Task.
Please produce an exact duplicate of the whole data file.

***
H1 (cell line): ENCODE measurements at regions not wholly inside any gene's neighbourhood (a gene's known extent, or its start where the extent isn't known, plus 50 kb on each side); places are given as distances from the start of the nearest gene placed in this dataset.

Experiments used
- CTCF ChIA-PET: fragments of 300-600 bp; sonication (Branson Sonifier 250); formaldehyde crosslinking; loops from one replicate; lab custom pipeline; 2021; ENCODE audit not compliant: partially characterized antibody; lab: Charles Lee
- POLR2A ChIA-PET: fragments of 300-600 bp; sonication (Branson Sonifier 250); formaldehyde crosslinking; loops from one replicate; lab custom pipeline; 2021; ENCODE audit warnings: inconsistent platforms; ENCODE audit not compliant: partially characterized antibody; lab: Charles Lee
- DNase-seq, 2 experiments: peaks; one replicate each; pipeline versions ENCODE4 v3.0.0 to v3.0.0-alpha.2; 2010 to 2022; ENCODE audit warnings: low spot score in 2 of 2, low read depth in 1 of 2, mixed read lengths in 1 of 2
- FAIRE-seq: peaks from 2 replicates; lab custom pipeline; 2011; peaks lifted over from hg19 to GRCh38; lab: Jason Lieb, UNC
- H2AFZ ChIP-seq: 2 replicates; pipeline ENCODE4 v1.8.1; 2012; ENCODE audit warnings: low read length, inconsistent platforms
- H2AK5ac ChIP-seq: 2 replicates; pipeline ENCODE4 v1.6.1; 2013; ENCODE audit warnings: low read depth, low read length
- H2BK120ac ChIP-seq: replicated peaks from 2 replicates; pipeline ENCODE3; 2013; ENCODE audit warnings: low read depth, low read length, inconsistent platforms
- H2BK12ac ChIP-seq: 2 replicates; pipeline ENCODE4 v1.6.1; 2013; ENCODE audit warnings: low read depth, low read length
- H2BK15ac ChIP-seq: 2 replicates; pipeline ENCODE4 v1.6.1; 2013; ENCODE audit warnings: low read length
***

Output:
H1 (cell line): ENCODE measurements at regions not wholly inside any gene's neighbourhood (a gene's known extent, or its start where the extent isn't known, plus 50 kb on each side); places are given as distances from the start of the nearest gene placed in this dataset.

Experiments used
- CTCF ChIA-PET: fragments of 300-600 bp; sonication (Branson Sonifier 250); formaldehyde crosslinking; loops from one replicate; lab custom pipeline; 2021; ENCODE audit not compliant: partially characterized antibody; lab: Charles Lee
- POLR2A ChIA-PET: fragments of 300-600 bp; sonication (Branson Sonifier 250); formaldehyde crosslinking; loops from one replicate; lab custom pipeline; 2021; ENCODE audit warnings: inconsistent platforms; ENCODE audit not compliant: partially characterized antibody; lab: Charles Lee
- DNase-seq, 2 experiments: peaks; one replicate each; pipeline versions ENCODE4 v3.0.0 to v3.0.0-alpha.2; 2010 to 2022; ENCODE audit warnings: low spot score in 2 of 2, low read depth in 1 of 2, mixed read lengths in 1 of 2
- FAIRE-seq: peaks from 2 replicates; lab custom pipeline; 2011; peaks lifted over from hg19 to GRCh38; lab: Jason Lieb, UNC
- H2AFZ ChIP-seq: 2 replicates; pipeline ENCODE4 v1.8.1; 2012; ENCODE audit warnings: low read length, inconsistent platforms
- H2AK5ac ChIP-seq: 2 replicates; pipeline ENCODE4 v1.6.1; 2013; ENCODE audit warnings: low read depth, low read length
- H2BK120ac ChIP-seq: replicated peaks from 2 replicates; pipeline ENCODE3; 2013; ENCODE audit warnings: low read depth, low read length, inconsistent platforms
- H2BK12ac ChIP-seq: 2 replicates; pipeline ENCODE4 v1.6.1; 2013; ENCODE audit warnings: low read depth, low read length
- H2BK15ac ChIP-seq: 2 replicates; pipeline ENCODE4 v1.6.1; 2013; ENCODE audit warnings: low read length